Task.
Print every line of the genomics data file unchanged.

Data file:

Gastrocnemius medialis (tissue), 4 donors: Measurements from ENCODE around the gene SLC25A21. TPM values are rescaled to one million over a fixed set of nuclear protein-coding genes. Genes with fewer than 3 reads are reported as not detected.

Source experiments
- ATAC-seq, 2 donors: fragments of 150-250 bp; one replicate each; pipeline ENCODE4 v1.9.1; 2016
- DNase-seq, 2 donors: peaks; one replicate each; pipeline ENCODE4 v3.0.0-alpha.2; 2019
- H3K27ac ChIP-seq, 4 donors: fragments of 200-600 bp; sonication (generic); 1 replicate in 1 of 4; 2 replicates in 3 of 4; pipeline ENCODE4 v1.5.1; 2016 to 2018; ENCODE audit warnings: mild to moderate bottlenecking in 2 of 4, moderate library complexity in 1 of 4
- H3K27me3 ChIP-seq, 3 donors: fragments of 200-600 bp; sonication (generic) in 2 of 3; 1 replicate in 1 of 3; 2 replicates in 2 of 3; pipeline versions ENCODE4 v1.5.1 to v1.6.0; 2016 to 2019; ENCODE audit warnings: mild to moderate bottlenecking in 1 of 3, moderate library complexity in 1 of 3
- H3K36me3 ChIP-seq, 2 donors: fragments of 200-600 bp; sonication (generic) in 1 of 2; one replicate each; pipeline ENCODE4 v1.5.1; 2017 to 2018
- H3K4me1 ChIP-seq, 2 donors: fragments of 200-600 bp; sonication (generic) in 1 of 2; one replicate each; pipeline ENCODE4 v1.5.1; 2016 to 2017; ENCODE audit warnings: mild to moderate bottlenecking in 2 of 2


Gastrocnemius medialis (tissue), 4 donors: Measurements from ENCODE around the gene SLC25A21. TPM values are rescaled to one million over a fixed set of nuclear protein-coding genes. Genes with fewer than 3 reads are reported as not detected.

Source experiments
- ATAC-seq, 2 donors: fragments of 150-250 bp; one replicate each; pipeline ENCODE4 v1.9.1; 2016
- DNase-seq, 2 donors: peaks; one replicate each; pipeline ENCODE4 v3.0.0-alpha.2; 2019
- H3K27ac ChIP-seq, 4 donors: fragments of 200-600 bp; sonication (generic); 1 replicate in 1 of 4; 2 replicates in 3 of 4; pipeline ENCODE4 v1.5.1; 2016 to 2018; ENCODE audit warnings: mild to moderate bottlenecking in 2 of 4, moderate library complexity in 1 of 4
- H3K27me3 ChIP-seq, 3 donors: fragments of 200-600 bp; sonication (generic) in 2 of 3; 1 replicate in 1 of 3; 2 replicates in 2 of 3; pipeline versions ENCODE4 v1.5.1 to v1.6.0; 2016 to 2019; ENCODE audit warnings: mild to moderate bottlenecking in 1 of 3, moderate library complexity in 1 of 3
- H3K36me3 ChIP-seq, 2 donors: fragments of 200-600 bp; sonication (generic) in 1 of 2; one replicate each; pipeline ENCODE4 v1.5.1; 2017 to 2018
- H3K4me1 ChIP-seq, 2 donors: fragments of 200-600 bp; sonication (generic) in 1 of 2; one replicate each; pipeline ENCODE4 v1.5.1; 2016 to 2017; ENCODE audit warnings: mild to moderate bottlenecking in 2 of 2